The recipe is surprisingly simple. 500g of flour and 5 eggs from our chookies. mix until the dough is consistent, adding water if too dry, or flour if too sticky. Cut the dough and pass it through the pasta maker rollers to make flat sheets of pasta. Run the sheet through the press a few times again, making it thinner as you go. The sheets can then be cut to which ever style of pasta is preferred, either by hand, or using one of the cutters on the pasta maker. Our one cuts fettuccine and spaghetti. We decided to make a fettuccine. When the pasta is cut, let it rest for an hour or so. We found it best to drape the fettuccine over a wooden spoon to stop it compressing. After an hour, cook the pasta in boiled water, with a little oilve oil and a pinch of salt. Strain and serve.

Albeit a little on the thick side, our first attempt was deemed a success. Belissimo! We would like to perfect the process and would love any suggestions or handy tips. We would also like to try mixing through some basil or beetroot to add colour and some fresh summer flavours. Just waiting for them to grow. Best of all, though, making pasta, with a glass of red on the side, made for a fun night in.

Looks pretty yum!

Our pasta prototype was served with olives and double smoked pancetta that we purchased at the local growers market in Blackheath on the weekend. Delicious. The Blackheath markets are a great option for a day out on a lazy Sunday. Everything from fruit, to herbs, smoked duck, wine, goats cheese and even pig ears were sold. I presume the pig ears were for canines, and not just something to chew on whilst meandering through the market stalls. That said, you do get some strange types further up the mountain... You know the types, organic with a capital O, and home knitted rainbow coloured beanie wearing quasi-Buddist. At least they're friendly and harmless.

One such character, a protector of all things native, became instantly concerned when Noah discovered a sleeping possum high up in a tree near bye the stalls. when Noah began shaking the branches to say hello, (no doubt amazed by the novelty of finding a possum in broad daylight), multi coloured beanie man dashed to the possums rescue, and enlightened Noah about the importance of possum welfare and preservation. No doubt, this was news to Noah, considering our stance on possums and their antics in our vegetable garden. Got to love the highlanders.

Since we last blogged our flowers seeds have sprouted and the buds on our grape vine, pear trees and nectarine tree have burst into Spring. We have also planted Turks Turban Pumpkins, Sugar Baby watermelons, long Cayenne Joe Chillies and some more Tigerella tomatoes in seedling trays and beetroots, Lebanese cucumbers and purple dragon carrots throughout the new garden beds. If you like your coffee and you like growing carrots you might be interested in this little tip. Word on the street is that used ground coffee is the secret to nice big carrots. You can dig in the coffee grounds to your garden bed before sowing your carrots or you can mix the seeds with the coffee before sowing to help separate the seeds, we are trialling this with our new plot of purple dragon carrots and will let you know how it goes.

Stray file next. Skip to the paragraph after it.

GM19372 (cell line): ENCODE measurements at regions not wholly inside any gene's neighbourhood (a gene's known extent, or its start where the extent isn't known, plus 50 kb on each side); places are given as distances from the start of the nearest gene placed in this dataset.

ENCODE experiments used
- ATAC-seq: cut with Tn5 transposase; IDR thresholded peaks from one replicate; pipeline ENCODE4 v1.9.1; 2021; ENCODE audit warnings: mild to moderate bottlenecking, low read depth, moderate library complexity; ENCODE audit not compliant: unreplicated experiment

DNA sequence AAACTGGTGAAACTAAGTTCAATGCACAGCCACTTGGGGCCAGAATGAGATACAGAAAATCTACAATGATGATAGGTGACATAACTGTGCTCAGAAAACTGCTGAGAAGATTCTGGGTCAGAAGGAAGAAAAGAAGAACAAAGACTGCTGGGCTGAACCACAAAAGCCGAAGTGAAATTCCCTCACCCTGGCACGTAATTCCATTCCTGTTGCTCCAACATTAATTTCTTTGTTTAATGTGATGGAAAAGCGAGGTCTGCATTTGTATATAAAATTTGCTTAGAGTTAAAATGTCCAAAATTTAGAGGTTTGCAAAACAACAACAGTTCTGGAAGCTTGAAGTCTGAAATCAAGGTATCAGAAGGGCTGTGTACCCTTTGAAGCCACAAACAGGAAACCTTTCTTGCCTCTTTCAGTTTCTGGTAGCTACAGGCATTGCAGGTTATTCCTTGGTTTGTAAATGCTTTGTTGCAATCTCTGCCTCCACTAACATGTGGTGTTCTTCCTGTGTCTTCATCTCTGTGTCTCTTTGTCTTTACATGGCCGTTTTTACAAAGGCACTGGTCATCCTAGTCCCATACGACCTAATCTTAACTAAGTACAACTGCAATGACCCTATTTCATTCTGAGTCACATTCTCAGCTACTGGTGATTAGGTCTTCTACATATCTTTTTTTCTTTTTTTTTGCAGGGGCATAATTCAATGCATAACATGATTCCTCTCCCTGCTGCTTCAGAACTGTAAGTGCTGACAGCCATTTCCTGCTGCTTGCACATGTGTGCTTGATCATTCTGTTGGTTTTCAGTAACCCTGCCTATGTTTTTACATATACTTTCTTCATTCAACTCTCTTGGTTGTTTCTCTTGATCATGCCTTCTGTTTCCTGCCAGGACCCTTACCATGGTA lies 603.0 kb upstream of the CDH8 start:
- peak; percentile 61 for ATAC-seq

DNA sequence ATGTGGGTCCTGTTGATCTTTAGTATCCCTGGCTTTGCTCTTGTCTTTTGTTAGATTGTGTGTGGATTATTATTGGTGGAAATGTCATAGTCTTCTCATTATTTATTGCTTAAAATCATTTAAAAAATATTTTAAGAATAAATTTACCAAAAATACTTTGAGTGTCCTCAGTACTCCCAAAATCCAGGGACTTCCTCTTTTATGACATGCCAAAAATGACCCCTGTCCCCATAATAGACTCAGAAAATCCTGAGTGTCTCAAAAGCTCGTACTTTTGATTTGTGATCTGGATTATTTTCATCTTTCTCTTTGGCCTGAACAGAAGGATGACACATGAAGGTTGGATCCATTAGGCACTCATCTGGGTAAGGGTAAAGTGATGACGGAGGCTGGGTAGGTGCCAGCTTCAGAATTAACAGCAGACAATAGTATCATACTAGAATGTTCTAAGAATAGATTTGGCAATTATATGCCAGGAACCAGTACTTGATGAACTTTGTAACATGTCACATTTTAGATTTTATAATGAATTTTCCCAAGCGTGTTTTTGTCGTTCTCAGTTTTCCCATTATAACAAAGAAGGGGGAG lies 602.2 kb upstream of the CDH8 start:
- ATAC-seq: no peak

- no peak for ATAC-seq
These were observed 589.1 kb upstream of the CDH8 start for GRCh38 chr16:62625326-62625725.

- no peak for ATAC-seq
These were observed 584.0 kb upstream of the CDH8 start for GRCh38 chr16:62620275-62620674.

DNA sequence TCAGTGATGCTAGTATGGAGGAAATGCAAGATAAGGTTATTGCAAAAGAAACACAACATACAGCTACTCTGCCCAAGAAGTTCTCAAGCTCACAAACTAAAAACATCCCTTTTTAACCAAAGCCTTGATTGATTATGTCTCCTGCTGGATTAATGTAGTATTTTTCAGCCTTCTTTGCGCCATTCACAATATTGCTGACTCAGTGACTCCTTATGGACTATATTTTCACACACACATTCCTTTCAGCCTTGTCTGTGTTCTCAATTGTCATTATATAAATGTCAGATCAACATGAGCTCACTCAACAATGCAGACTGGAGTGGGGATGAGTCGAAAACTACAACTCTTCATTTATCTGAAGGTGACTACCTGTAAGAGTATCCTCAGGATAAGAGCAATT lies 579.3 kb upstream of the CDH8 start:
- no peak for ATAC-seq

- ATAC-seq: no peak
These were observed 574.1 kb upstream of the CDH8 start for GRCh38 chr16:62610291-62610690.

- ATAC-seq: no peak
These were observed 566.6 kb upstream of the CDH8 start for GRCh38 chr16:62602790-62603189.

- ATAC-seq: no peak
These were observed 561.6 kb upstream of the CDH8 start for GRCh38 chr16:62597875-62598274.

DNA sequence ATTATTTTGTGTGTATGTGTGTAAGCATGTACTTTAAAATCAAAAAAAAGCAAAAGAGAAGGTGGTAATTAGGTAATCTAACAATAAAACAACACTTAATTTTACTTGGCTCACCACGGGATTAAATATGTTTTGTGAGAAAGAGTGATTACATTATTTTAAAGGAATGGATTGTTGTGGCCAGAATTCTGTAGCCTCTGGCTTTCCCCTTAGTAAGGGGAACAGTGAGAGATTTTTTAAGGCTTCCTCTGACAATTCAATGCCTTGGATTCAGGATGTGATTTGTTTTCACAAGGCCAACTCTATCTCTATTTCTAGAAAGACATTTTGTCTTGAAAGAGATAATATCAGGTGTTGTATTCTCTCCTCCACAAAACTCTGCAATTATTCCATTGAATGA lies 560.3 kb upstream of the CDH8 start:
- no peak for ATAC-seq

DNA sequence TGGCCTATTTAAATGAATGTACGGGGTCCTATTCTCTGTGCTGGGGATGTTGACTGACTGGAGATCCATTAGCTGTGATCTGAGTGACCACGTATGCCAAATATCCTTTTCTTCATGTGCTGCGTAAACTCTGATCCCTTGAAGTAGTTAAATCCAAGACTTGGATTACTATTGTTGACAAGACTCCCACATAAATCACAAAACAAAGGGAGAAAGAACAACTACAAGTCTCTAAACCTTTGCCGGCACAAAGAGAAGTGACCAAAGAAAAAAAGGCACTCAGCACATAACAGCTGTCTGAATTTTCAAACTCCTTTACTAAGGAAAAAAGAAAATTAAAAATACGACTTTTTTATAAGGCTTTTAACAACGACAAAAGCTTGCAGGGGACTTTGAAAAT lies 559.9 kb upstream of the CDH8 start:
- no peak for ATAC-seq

Also if you are a coffee lover it is handy to have a new neighbour who roasts and grinds his very own fair-trade organic (with a small o) coffee beans in a great big, sexy red, brand spanking new, industrial sized coffee roaster grinder (which we are thinking of breeding with our pasta maker). But what are the chances of that? well funny you should ask... our new neighbour just so happens to do exactly that, and more so, has asked if its ok for him to give us free coffee in case the smell of freshly roast coffee may offend us. oh, alright then!

Whilst our new garden beds still under construction we are facing a race against the clock as we had anticipated completing them earlier. To give Joe time on the weekend to build bed 3 it was crucial that all kids be kept occupied  far far away from him in the backyard, in order to preserve his sanity... and ours.

N and G dressed up as a knight and pirate princess and had a marvelous time doing 'water painting', that is painting on their blackboard with water. How cheap are we?! Surprisingly it kept them thoroughly entertained well beyond the expected time frame. It is a wonderful way to water the garden and wash the children at the same time and by the time they had dried out Joe had finished garden bed no. 3.

This weekend we are going to do a 'poo run', buy another two hens and make some home-made ice-cream.
For those of you who are not familiar with a 'poo run' it is when Joe scours the Richmond district for the best, big bags of horse manure for $2 a bag...poo in these parts is hard to come by. Richmond is a good half hour drive from here and we have been desperate to locate a poo source closer. We stumbled on a little district called Sun Valley, peppered with paddocks and poo potential but alas none of the horse studs sell their poo. That said there is a small produce store in Sun Valley where we will buy our chickens.
Next blog we look at planting our pumps, eating icecreamy lumps, and pulling out stumps. stay tuned.

Countdown: 117 days to go

Sunday, August 22, 2010

chapter 17: Blossoms

 The Rolling Stones were wrong when they said "I can't get no satisfaction". Obviously they didn't succeed in baking their own home-made bread, re-building a vegetable garden out of bessa blocks, planting a nectarine tree, sow approximately 40 varieties of fruit and vegetables and looking after a newborn and two kids and still have time to sit down and blog about it...yeah eat that rolling stones...write a song about that!!!